By Alex Reed
“Inaugurations are real big sticks we use to mark time and change in our society,” Kahn said. “So finding people born on that day is one way of examining how our society has changed.”
Using social media, the students were able to track down a number of people who were born on past Inauguration Days and get their take on how the United States has changed over time and what they think lies ahead. The stories coincided with President Barack Obama's Jan. 21 Inauguration.
Whether it was a Pulitzer prize-winning author born on the same day as Franklin D. Roosevelt’s Inauguration or an 18 year-old college student born on the day Bill Clinton took office, everyone expressed different opinions and concerns about the next four years. Perhaps because of their unique birthdate, though, their adamant political interest and feeling of civic responsibility was unanimous.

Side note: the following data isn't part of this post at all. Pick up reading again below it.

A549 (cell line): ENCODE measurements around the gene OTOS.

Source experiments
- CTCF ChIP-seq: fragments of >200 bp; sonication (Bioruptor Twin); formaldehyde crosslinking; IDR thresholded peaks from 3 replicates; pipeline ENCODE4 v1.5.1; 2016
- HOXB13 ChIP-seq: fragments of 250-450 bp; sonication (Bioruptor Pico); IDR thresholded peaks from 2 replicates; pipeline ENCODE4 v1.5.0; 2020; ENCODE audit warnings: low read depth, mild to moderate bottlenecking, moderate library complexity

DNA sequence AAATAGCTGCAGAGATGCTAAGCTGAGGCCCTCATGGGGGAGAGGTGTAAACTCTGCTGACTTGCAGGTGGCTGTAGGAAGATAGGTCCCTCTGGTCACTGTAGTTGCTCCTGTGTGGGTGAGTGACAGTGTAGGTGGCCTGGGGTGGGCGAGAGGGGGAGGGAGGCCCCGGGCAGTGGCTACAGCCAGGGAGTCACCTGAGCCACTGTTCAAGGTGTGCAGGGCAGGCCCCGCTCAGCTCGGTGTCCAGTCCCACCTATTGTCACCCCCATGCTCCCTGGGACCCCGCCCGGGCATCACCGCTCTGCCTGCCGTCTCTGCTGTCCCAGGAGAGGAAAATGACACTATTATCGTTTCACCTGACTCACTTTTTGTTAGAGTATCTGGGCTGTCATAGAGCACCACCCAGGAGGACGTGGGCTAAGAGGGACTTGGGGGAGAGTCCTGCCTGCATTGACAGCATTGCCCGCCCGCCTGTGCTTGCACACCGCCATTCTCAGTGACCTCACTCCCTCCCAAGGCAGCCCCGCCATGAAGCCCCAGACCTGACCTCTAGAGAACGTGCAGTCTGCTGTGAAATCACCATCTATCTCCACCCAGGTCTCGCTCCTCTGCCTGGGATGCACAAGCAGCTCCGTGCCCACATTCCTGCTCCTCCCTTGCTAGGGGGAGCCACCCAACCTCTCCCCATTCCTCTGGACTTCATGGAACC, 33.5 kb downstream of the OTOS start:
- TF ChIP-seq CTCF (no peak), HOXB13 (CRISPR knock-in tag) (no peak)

“I’m always emphasizing that these big, numbers-heavy stories about the economy and demographics and policy are really about people and the job of the reporter is to connect this arcane data to real-life stories in order to illustrate their significance,” Kahn said.